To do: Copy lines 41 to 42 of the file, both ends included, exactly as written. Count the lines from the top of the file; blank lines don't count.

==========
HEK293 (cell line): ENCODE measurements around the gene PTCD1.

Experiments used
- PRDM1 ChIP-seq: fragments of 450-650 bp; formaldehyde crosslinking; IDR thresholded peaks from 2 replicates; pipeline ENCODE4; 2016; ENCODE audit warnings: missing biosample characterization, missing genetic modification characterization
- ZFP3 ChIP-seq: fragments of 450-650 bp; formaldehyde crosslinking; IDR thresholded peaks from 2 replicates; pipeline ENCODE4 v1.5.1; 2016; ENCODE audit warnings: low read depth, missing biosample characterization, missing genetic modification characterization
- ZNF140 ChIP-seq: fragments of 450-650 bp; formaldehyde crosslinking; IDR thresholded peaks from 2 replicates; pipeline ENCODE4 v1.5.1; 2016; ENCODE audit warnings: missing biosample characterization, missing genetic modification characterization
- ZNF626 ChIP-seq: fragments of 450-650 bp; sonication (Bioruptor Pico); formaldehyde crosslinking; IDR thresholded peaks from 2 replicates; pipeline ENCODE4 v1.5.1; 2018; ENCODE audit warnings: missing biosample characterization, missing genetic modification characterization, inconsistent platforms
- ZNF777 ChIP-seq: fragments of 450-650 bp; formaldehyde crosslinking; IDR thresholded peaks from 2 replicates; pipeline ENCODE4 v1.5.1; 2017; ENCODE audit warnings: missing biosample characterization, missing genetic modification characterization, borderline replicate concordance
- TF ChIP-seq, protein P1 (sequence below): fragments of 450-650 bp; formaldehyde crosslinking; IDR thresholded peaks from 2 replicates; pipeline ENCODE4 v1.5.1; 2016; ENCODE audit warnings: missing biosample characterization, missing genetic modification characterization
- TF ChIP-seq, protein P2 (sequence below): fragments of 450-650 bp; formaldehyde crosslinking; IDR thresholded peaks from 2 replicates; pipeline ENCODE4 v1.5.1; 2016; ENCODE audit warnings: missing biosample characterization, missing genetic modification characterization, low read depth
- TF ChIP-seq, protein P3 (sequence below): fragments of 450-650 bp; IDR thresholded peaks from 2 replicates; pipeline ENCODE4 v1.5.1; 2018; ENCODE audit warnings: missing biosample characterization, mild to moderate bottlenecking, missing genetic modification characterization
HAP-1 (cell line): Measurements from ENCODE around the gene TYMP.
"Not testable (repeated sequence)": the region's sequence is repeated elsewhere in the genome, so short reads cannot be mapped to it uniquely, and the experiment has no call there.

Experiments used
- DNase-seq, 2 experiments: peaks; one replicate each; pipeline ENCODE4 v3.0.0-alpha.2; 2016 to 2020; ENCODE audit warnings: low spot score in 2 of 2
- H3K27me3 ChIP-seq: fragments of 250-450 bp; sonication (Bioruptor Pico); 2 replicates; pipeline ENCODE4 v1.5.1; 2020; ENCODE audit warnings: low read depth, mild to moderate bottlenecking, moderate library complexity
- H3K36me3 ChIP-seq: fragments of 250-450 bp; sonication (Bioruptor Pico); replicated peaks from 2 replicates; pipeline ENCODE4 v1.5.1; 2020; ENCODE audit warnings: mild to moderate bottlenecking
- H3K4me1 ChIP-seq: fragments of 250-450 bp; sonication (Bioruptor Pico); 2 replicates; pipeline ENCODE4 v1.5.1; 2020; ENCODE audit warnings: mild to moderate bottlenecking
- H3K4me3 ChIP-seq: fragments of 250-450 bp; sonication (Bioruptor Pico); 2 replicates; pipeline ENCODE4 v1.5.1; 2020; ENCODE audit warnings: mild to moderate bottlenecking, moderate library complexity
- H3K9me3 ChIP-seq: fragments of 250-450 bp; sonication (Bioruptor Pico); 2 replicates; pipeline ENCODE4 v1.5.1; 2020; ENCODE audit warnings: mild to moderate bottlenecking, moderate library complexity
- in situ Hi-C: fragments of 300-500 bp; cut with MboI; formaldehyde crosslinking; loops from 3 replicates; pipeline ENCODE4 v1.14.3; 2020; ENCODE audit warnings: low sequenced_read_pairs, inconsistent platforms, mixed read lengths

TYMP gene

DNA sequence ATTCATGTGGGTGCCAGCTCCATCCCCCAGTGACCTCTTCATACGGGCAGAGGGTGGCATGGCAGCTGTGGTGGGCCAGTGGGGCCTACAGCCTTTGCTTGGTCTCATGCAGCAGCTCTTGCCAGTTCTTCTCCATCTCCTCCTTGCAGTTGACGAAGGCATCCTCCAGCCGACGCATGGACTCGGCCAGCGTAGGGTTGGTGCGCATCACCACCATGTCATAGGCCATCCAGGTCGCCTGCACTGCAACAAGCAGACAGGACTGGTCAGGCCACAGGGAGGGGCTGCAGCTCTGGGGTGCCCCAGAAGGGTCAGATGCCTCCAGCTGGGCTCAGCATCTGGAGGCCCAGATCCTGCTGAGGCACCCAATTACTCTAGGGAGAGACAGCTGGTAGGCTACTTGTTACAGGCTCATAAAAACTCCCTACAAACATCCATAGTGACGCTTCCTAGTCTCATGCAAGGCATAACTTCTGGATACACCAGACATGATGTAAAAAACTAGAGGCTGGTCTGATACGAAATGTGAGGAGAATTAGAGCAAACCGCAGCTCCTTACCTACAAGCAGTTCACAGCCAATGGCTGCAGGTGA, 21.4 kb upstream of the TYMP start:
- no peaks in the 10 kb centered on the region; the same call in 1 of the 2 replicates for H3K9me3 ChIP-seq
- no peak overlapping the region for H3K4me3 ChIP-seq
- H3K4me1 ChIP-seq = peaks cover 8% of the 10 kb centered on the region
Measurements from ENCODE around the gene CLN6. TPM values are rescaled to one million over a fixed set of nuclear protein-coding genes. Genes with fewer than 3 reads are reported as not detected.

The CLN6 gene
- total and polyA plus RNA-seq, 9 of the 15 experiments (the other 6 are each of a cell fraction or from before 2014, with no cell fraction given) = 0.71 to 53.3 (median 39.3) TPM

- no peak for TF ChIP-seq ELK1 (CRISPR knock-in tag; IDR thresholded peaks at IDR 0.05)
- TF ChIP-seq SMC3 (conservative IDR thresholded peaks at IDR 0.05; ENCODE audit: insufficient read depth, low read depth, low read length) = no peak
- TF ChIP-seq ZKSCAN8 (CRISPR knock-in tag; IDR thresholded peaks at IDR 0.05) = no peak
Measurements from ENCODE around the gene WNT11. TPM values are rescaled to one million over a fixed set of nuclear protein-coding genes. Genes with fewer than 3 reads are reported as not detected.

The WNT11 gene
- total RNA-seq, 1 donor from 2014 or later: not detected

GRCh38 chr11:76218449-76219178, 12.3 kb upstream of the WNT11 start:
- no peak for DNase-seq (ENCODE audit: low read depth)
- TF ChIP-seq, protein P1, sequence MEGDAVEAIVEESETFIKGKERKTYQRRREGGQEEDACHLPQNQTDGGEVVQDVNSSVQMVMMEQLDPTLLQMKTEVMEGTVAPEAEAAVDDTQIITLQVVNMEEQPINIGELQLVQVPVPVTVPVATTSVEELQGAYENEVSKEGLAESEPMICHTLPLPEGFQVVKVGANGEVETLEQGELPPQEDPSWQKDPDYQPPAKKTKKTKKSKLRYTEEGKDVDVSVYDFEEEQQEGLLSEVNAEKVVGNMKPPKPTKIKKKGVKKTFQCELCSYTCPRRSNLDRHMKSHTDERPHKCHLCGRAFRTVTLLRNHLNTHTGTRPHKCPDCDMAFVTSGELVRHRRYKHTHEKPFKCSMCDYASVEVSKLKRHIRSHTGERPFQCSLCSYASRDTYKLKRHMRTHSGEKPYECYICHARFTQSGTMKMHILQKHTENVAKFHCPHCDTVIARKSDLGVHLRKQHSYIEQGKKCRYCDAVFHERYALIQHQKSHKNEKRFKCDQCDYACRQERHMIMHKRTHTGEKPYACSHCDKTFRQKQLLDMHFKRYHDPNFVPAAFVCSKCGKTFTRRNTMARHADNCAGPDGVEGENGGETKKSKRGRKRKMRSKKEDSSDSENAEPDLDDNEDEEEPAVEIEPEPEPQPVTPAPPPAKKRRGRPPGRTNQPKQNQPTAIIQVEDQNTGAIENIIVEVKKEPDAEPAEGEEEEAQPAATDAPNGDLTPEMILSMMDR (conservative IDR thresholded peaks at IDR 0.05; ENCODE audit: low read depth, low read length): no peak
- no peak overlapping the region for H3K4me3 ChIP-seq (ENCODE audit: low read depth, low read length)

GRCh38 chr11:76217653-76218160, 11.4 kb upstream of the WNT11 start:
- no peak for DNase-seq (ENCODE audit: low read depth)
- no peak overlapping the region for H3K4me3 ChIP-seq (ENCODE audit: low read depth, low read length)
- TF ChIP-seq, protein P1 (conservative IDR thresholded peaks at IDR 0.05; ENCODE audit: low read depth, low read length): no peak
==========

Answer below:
- no peak overlapping the region for H3K4me3 ChIP-seq (ENCODE audit: low read depth, low read length)
- TF ChIP-seq, protein P1 (conservative IDR thresholded peaks at IDR 0.05; ENCODE audit: low read depth, low read length): no peak